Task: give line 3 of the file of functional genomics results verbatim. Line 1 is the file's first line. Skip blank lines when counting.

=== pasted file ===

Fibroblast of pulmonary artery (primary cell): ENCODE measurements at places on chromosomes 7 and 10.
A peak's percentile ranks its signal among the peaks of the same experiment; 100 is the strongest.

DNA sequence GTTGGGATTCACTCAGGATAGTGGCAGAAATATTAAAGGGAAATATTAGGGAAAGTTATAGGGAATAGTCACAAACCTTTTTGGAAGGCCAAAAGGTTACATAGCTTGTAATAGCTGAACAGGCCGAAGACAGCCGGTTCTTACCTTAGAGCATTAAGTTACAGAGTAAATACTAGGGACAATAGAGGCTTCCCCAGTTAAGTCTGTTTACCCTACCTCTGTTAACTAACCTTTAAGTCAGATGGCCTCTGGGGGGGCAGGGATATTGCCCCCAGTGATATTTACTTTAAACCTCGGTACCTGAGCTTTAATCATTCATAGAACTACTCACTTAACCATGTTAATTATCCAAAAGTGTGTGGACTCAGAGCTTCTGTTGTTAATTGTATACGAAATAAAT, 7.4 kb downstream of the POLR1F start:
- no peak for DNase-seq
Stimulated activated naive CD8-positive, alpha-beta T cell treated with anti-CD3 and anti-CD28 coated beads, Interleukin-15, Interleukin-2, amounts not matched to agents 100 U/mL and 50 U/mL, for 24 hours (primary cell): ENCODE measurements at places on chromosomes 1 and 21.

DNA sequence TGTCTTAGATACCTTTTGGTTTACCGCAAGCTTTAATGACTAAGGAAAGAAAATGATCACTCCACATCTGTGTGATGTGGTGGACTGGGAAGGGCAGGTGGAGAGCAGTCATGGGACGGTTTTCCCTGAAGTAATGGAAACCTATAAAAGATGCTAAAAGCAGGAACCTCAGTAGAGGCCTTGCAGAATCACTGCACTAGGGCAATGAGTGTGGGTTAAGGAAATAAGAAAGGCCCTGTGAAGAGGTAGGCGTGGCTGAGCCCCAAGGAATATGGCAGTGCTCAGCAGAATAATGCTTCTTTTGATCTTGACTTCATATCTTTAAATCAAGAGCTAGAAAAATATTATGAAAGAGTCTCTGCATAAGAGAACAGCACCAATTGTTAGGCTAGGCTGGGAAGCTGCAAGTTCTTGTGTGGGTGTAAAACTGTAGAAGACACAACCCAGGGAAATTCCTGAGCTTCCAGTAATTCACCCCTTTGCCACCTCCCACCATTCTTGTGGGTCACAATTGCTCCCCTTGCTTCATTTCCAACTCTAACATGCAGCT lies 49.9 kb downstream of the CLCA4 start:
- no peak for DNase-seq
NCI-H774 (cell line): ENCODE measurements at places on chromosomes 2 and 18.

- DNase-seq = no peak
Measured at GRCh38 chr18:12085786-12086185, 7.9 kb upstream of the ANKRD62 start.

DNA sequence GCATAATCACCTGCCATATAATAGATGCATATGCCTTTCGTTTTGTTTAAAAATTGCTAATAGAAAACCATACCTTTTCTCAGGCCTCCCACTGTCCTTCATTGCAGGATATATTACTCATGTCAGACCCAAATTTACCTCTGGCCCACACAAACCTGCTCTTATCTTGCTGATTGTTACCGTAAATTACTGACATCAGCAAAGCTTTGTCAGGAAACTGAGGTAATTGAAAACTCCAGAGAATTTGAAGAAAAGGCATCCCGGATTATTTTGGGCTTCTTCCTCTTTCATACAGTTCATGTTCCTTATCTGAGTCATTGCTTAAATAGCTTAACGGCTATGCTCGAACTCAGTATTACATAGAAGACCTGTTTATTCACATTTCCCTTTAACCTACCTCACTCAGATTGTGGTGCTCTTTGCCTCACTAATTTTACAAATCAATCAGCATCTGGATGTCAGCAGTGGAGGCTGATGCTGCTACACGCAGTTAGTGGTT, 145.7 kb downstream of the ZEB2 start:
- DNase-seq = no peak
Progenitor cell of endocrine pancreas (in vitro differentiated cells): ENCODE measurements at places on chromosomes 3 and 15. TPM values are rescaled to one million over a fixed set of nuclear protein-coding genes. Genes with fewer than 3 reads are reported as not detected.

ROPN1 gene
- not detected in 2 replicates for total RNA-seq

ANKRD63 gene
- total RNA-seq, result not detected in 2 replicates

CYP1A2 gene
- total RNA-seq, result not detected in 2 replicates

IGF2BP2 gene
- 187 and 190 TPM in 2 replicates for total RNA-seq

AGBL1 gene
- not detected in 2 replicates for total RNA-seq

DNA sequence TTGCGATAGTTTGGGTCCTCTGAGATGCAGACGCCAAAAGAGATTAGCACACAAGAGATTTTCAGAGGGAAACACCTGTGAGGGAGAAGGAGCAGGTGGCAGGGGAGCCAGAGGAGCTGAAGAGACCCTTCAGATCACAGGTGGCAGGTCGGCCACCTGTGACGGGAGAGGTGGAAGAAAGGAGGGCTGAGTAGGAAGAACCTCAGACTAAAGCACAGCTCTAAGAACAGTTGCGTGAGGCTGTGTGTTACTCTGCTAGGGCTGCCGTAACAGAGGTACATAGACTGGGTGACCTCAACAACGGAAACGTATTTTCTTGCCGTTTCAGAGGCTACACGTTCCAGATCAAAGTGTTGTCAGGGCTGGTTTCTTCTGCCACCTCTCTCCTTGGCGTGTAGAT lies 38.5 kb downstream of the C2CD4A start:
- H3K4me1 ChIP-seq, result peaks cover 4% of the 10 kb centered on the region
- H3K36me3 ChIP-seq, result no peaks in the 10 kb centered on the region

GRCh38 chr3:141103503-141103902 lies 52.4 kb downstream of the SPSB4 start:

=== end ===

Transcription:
DNA sequence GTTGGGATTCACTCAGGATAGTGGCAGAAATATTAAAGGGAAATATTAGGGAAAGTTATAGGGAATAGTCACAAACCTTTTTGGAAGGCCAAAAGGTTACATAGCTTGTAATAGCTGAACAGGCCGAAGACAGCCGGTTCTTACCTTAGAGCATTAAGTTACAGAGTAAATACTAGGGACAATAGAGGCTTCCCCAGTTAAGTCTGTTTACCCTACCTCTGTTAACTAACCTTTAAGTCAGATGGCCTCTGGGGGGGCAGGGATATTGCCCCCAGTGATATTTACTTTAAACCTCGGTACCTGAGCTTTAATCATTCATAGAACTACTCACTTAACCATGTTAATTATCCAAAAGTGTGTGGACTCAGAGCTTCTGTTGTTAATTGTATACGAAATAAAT, 7.4 kb downstream of the POLR1F start: